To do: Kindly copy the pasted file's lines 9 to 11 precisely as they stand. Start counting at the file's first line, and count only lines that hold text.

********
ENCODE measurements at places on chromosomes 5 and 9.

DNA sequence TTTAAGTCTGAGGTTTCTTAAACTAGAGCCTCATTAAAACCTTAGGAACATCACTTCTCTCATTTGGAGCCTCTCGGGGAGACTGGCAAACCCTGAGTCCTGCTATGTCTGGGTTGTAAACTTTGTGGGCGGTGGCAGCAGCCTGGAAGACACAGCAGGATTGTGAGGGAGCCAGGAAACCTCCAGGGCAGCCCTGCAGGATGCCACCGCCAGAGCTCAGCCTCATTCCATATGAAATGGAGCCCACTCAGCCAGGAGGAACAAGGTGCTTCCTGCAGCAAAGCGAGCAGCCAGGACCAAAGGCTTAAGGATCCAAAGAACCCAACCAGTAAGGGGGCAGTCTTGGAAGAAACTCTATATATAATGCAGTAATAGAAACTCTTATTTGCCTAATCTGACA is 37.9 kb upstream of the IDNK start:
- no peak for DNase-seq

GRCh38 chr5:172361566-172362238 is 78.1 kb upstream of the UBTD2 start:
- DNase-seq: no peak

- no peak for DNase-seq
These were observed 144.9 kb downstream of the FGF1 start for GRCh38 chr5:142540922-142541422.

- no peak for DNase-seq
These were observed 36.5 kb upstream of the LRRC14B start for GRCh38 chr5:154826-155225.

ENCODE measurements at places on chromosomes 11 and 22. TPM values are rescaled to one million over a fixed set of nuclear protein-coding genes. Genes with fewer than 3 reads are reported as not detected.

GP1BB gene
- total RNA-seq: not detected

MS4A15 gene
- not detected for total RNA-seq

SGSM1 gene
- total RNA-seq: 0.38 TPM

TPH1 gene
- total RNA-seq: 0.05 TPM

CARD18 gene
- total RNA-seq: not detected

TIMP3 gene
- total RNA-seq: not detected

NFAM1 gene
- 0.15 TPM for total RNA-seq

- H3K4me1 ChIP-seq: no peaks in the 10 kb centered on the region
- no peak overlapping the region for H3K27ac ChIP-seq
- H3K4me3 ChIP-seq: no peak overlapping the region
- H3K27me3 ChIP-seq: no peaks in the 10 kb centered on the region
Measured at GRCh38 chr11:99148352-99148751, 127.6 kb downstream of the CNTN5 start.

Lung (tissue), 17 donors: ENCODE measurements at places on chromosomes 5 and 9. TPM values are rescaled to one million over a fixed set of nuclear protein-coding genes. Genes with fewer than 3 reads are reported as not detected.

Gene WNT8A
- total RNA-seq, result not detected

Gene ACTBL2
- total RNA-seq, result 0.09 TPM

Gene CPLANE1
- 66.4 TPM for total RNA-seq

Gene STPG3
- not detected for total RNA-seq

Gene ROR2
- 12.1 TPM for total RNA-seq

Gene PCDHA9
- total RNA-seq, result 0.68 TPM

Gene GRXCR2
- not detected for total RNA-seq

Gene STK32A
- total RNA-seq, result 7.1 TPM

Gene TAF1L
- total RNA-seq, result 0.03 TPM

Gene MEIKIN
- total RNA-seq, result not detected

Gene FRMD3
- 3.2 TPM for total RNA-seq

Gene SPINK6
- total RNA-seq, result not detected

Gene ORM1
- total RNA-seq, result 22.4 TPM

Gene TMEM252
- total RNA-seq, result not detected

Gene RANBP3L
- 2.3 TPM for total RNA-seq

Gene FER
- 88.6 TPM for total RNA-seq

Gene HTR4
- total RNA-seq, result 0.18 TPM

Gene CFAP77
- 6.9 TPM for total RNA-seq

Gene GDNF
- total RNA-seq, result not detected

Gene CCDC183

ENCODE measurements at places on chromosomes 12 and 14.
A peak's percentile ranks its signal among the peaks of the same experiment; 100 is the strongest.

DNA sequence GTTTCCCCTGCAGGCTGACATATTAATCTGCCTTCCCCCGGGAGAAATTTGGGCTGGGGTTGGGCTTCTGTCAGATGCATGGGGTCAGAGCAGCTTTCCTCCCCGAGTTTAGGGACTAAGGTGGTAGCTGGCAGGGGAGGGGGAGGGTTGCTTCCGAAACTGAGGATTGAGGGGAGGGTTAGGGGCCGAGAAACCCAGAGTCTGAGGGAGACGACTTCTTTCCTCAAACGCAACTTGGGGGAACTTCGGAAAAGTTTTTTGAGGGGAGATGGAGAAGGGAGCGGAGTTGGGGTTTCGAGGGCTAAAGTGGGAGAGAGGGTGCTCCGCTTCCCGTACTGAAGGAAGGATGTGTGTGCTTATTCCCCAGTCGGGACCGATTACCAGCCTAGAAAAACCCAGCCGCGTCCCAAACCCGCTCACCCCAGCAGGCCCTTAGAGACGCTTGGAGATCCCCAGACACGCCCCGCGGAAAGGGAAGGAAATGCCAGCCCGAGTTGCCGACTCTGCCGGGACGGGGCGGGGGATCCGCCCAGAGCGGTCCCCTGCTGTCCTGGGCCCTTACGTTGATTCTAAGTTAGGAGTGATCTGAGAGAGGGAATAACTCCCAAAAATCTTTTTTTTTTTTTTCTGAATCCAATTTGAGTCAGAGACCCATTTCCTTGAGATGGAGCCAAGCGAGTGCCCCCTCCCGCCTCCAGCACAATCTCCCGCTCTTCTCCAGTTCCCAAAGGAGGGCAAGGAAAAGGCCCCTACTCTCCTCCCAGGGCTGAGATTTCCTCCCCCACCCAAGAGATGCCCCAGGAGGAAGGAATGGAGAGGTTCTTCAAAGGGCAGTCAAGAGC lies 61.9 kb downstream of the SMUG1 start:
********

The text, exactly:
These were observed 36.5 kb upstream of the LRRC14B start for GRCh38 chr5:154826-155225.

ENCODE measurements at places on chromosomes 11 and 22. TPM values are rescaled to one million over a fixed set of nuclear protein-coding genes. Genes with fewer than 3 reads are reported as not detected.

GP1BB gene